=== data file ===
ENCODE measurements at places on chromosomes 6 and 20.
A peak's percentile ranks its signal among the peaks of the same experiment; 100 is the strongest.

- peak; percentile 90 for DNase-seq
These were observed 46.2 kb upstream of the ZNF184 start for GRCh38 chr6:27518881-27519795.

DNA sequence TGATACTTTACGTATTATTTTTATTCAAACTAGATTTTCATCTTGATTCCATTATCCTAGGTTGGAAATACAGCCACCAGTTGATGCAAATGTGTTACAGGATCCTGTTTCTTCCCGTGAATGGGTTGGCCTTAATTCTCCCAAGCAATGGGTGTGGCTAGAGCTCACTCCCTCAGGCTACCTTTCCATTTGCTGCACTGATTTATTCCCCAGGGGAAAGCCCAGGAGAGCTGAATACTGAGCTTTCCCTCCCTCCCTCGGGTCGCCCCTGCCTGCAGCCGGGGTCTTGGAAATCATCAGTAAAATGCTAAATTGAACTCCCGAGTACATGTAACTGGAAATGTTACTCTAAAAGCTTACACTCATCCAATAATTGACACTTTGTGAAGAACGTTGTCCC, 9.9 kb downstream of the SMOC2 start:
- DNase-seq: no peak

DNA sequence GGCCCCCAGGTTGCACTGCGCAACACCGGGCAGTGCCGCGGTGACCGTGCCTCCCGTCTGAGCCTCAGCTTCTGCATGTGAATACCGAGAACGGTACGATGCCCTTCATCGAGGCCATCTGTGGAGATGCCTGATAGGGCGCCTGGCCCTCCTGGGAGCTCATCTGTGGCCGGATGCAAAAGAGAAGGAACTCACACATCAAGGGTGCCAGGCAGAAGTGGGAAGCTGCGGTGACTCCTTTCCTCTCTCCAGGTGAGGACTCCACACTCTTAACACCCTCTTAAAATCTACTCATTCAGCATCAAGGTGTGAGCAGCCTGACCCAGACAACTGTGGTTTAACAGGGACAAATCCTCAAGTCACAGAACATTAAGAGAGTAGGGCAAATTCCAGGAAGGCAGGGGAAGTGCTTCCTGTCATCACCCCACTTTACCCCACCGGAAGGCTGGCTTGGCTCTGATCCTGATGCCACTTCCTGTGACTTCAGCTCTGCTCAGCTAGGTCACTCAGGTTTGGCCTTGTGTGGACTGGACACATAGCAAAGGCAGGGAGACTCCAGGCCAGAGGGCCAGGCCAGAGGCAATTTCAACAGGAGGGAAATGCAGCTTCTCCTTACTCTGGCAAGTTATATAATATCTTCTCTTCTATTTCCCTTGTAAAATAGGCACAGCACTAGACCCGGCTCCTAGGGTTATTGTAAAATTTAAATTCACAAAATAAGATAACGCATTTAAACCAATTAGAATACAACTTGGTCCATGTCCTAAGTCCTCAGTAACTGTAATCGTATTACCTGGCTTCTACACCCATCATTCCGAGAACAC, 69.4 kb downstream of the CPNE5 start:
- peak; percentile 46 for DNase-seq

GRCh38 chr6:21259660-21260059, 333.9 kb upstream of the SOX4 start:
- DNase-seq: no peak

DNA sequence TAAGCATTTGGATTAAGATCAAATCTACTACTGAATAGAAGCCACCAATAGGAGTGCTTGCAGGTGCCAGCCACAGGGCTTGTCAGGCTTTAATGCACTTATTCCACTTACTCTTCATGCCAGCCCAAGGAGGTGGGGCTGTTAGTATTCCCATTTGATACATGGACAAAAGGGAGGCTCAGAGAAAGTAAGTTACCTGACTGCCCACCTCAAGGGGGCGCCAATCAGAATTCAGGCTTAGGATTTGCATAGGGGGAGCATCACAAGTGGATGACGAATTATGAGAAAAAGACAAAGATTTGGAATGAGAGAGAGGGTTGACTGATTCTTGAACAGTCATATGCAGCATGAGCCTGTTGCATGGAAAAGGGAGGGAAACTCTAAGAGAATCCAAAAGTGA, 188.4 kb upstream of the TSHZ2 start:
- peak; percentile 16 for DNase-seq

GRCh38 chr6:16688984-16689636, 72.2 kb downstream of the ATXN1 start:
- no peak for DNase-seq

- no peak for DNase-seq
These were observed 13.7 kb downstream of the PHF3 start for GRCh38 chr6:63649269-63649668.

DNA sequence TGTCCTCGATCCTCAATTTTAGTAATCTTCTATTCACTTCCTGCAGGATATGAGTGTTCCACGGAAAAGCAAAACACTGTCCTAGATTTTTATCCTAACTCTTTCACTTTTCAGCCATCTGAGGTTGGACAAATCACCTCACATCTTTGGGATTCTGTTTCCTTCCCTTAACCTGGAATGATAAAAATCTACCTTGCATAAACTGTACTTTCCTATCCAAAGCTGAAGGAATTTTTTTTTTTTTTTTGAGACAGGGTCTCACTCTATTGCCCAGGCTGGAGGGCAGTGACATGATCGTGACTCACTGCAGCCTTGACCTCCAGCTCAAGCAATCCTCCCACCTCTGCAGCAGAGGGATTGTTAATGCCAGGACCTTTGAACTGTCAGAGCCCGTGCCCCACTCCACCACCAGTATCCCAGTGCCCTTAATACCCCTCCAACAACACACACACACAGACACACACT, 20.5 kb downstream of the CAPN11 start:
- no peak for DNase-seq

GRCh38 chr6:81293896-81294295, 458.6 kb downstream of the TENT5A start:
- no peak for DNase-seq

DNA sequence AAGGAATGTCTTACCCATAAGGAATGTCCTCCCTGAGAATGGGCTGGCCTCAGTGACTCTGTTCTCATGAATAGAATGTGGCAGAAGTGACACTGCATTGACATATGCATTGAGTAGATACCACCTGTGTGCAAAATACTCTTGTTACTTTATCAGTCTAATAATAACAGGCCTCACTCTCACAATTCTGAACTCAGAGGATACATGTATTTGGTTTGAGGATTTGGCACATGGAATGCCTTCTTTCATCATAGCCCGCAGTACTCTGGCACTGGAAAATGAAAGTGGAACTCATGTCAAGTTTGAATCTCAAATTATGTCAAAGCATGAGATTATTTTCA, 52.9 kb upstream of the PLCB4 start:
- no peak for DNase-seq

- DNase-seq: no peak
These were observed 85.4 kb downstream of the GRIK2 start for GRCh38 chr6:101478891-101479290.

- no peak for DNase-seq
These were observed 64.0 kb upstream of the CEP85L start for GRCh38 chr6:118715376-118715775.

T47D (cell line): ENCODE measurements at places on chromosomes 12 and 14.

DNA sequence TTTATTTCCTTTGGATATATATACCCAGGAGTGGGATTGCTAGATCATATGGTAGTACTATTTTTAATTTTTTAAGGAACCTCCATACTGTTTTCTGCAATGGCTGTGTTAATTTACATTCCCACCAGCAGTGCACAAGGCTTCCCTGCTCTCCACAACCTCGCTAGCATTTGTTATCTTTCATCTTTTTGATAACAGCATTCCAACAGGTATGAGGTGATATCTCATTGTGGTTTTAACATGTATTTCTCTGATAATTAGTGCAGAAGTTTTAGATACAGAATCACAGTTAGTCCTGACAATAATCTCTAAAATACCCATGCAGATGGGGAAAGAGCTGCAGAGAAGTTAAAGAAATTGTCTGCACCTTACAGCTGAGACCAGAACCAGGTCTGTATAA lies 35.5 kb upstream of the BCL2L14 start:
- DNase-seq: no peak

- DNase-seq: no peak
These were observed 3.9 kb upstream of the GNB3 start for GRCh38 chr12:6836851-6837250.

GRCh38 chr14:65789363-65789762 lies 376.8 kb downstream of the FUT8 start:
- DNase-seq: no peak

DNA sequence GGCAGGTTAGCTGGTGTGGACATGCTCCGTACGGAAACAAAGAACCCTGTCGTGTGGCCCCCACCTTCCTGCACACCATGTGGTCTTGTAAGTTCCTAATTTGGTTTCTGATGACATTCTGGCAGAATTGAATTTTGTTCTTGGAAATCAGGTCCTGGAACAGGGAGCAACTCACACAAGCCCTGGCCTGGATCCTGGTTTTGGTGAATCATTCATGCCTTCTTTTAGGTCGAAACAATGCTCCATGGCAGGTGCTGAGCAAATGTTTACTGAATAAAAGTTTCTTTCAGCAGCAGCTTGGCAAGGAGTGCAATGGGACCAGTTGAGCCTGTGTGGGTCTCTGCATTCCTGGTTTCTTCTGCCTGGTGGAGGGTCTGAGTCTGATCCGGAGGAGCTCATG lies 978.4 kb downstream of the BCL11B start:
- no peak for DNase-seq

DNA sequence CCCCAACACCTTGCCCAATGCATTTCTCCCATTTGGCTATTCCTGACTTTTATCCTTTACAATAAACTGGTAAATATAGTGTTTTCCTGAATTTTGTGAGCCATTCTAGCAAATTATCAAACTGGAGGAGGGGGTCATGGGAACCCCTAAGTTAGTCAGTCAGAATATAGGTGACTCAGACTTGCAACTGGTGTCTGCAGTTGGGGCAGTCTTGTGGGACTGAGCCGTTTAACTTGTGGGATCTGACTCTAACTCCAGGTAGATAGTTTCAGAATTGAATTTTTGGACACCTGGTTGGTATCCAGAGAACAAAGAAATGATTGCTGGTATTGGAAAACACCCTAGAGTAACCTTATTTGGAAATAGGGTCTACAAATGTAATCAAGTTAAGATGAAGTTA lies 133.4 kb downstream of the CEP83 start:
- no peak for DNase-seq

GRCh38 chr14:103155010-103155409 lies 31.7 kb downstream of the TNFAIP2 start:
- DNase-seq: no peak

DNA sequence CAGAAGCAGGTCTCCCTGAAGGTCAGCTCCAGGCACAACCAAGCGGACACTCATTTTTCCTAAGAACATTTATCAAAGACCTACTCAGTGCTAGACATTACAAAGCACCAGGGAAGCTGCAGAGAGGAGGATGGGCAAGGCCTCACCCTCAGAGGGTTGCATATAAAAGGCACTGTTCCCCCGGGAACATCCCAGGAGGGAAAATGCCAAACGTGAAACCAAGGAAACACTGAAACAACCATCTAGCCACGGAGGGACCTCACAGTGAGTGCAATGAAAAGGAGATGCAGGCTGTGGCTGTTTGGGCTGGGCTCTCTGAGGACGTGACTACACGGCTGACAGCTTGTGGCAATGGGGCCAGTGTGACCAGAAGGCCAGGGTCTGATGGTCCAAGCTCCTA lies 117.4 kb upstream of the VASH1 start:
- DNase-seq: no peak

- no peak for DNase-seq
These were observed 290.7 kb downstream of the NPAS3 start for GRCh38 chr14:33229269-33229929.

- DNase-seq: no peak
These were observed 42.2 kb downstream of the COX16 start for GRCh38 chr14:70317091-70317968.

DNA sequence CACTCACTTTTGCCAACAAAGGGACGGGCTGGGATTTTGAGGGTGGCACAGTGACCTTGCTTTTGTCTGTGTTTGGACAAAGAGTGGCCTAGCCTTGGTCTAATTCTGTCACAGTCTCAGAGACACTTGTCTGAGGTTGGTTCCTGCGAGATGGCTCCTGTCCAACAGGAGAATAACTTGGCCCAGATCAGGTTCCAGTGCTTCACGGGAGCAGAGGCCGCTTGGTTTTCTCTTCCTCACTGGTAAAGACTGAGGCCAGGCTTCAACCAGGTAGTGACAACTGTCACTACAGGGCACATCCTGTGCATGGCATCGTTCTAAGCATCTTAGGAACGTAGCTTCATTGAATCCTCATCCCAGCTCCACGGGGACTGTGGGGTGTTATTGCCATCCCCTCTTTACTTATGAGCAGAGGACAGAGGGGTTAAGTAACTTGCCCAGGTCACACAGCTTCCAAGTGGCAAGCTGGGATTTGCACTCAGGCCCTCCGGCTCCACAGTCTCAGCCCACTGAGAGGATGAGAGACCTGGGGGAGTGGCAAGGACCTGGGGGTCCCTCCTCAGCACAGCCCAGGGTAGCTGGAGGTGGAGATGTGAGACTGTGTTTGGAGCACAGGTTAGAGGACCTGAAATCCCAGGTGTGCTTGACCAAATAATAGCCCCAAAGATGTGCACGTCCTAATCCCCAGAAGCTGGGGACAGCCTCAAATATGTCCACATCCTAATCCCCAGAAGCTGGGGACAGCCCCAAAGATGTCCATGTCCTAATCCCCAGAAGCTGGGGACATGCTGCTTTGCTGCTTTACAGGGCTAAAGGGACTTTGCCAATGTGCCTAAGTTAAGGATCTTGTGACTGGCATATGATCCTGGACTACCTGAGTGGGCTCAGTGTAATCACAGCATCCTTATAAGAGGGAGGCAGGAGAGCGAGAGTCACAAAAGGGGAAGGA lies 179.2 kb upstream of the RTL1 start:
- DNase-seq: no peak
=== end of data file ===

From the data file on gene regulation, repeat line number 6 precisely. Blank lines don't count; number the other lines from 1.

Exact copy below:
- DNase-seq: no peak